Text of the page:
PHILADELPHIA – A novel gene therapy that uses a genetic version of a Trojan Horse has shown promise in fighting the AIDS virus, a coup in a field crippled by disappointments and setbacks.
The therapy is being tested at the University of Pennsylvania, where the 1999 death of Arizona teenager Jesse Gelsinger still casts a pall.
His death, the first in a gene therapy experiment, triggered a nationwide halt in human testing of such treatments amid revelations of ethical and regulatory lapses.
Now, seven years after that disaster, a team led by Penn’s Carl June and Bruce Levine has achieved a gene therapy tour de force: They removed some infection-fighting “T cells” from five HIV patients, inserted a gene into the cells to stop the AIDS virus from reproducing, then multiplied the modified T cells and put them back in the patients.
The vehicle, or “vector,” that the researchers used to deliver the protective gene to the cells was a genetically modified HIV virus – also a first.
The five patients, who were no longer responding to conventional HIV drugs, have had no serious side effects during two years of follow-up. Four showed signs that the therapy was working – very unusual in such a preliminary clinical trial.
“In a way, it’s a redemption,” Levine said of the results, published Monday in the Proceedings of the National Academy of Sciences.
Mark. A. Kay, a Stanford University researcher and past president of the American Society of Gene Therapy, said, “The whole technology it took to get this done was cumulatively very strong. It wasn’t clear to me that this was going to work. But I think this is an important step forward. I’m impressed.”
So is “subject 2,” a Philadelphia resident who has had the most dramatic, sustained effects. His HIV viral load fell from 54,100 three years ago to 1,930 this past January. His supply of T cells, which had been so ravaged by HIV that he was on the edge of an AIDS diagnosis, increased slightly. The modified T cells were detectable in his bloodstream for two years. And his immune system grew stronger.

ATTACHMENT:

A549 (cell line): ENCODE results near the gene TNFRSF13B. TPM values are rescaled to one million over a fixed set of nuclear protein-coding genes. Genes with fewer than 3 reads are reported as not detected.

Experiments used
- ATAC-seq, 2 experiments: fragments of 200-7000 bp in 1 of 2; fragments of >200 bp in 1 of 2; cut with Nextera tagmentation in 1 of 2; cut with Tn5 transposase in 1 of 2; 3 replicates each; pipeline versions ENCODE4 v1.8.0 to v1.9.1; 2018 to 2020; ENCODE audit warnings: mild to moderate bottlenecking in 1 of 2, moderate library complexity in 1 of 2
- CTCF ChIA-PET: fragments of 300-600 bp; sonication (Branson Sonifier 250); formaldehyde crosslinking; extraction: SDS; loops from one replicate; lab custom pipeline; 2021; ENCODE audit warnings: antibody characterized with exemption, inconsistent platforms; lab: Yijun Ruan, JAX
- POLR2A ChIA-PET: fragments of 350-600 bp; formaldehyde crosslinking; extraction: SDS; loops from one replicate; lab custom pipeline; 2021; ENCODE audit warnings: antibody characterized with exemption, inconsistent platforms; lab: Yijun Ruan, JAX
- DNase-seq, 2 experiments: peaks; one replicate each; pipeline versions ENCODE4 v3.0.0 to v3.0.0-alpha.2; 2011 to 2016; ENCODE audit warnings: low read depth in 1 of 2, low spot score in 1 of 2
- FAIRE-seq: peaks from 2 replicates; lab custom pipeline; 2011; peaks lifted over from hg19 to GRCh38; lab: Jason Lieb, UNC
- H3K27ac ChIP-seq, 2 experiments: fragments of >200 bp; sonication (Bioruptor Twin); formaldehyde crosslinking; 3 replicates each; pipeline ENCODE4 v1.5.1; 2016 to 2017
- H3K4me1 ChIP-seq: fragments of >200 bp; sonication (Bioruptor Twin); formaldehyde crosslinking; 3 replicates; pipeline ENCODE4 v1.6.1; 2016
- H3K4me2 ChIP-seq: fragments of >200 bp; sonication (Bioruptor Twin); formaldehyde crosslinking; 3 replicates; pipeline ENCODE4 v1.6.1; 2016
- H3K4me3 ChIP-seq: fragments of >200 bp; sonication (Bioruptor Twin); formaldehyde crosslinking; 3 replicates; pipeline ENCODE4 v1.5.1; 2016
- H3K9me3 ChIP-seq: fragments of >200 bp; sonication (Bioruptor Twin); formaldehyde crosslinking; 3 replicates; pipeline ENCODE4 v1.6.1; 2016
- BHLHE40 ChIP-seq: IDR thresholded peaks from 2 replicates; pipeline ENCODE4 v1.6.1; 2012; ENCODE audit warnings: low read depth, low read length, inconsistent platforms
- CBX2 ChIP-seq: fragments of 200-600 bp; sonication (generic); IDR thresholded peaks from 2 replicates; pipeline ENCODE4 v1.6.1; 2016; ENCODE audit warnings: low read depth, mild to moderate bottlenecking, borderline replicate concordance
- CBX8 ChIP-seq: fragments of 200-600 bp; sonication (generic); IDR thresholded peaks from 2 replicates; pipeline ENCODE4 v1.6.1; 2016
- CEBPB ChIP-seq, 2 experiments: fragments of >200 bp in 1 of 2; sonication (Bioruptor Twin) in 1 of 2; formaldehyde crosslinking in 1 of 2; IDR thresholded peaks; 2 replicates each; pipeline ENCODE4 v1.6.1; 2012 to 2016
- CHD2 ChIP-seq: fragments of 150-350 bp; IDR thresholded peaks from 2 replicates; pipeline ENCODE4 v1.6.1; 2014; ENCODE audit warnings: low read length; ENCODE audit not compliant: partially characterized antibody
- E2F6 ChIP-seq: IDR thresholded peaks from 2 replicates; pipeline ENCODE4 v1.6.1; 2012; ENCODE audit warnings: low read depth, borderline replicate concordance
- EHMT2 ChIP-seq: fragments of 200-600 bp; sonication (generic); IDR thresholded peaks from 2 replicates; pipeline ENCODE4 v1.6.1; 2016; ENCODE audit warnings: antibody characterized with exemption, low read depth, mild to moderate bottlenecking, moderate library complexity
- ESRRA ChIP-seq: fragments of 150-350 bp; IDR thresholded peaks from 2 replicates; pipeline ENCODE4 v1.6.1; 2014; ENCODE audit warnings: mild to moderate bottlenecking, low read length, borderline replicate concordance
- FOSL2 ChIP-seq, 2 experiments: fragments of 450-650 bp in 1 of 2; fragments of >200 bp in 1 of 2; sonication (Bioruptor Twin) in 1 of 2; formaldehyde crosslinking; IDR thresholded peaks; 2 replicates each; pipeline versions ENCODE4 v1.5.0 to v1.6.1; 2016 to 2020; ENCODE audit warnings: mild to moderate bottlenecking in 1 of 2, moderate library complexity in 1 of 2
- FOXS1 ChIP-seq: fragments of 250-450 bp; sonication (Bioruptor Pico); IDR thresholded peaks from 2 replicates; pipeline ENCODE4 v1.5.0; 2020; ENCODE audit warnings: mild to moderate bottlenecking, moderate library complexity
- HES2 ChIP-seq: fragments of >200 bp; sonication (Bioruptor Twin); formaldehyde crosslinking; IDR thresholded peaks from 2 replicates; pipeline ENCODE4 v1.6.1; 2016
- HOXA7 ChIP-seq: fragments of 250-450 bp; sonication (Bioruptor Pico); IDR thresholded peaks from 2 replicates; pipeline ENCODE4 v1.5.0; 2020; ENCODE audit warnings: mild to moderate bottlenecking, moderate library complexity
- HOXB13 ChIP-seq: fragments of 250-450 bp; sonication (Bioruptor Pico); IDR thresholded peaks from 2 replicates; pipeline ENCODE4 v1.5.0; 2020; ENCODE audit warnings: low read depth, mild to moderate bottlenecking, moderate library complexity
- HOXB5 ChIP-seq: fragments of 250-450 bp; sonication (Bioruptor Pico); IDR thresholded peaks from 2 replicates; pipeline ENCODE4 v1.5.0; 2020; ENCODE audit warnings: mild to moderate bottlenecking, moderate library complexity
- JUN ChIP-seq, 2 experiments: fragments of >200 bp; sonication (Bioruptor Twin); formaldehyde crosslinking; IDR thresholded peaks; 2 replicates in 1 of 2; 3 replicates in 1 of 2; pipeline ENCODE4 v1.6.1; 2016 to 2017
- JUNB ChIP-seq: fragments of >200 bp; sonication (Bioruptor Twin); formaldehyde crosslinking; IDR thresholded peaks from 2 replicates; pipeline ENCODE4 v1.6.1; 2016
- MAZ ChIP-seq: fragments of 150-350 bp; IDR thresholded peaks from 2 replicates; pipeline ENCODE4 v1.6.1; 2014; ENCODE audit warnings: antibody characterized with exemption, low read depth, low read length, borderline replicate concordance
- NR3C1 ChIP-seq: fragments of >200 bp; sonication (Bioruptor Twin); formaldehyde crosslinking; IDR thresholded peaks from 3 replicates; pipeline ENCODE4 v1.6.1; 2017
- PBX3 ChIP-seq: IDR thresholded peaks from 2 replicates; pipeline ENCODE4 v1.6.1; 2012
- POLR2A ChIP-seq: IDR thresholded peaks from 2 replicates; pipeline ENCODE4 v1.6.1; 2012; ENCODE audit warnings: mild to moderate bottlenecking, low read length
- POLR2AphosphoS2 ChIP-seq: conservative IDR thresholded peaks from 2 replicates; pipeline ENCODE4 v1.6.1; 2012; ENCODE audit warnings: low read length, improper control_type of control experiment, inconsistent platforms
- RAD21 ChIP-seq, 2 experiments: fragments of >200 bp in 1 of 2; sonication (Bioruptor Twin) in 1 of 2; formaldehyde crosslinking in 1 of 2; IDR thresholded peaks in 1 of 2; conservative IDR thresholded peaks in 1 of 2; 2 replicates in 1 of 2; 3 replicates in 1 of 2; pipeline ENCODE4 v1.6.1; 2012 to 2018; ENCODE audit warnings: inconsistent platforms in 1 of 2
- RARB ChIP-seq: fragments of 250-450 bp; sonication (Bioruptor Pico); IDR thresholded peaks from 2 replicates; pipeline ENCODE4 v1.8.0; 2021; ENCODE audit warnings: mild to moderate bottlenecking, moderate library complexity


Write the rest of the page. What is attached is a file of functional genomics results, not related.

“When I tested positive in 1989, I really didn’t expect to live this long, so I’m very grateful,” said the muscular, 44-year-old public administrator, whose only visible symptom of illness is sunken cheeks, a side effect of HIV drugs. “Now, I don’t expect to be gone anytime soon.”
Gene therapy, still highly experimental after almost 20 years, aims to harness the insidious power of viruses.
On its own, a virus can’t reproduce; it must infect a cell and hijack the host’s machinery to make copies. Some viruses, including HIV, do this by splicing their own genes into the cell’s DNA.
By using these invaders to insert DNA that is helpful to the cell – rather than harmful – gene therapy can theoretically fix the root causes of many diseases.
But the obstacles to this simple-sounding strategy have proved to be enormous.
For one thing, even when researchers deactivate the disease-causing genes in a viral vector, the immune system may spot the invaders and attack. That, investigators concluded, is what killed Jesse Gelsinger: The adenovirus (cold virus) that was supposed to deliver therapy for his rare metabolic disorder sent his immune system into deadly overdrive.
The subsequent suspension of all U.S. gene therapy trials “cost us two years of progress,” recalled June, a professor of pathology and laboratory medicine.
Another obstacle is that the characteristic of viruses that makes them useful as vectors – their constant swapping and shuffling of DNA – also makes them hard to control. In theory, viral vectors can recombine with viruses already in the patient, or insert their genetic payload into the host’s DNA in a way that triggers cancer.
That theory became reality in France. Three of 10 children who underwent gene therapy and were cured of severe combined immune deficiency disease – the so-called Bubble Boy disease – later developed leukemia. One died in 2004.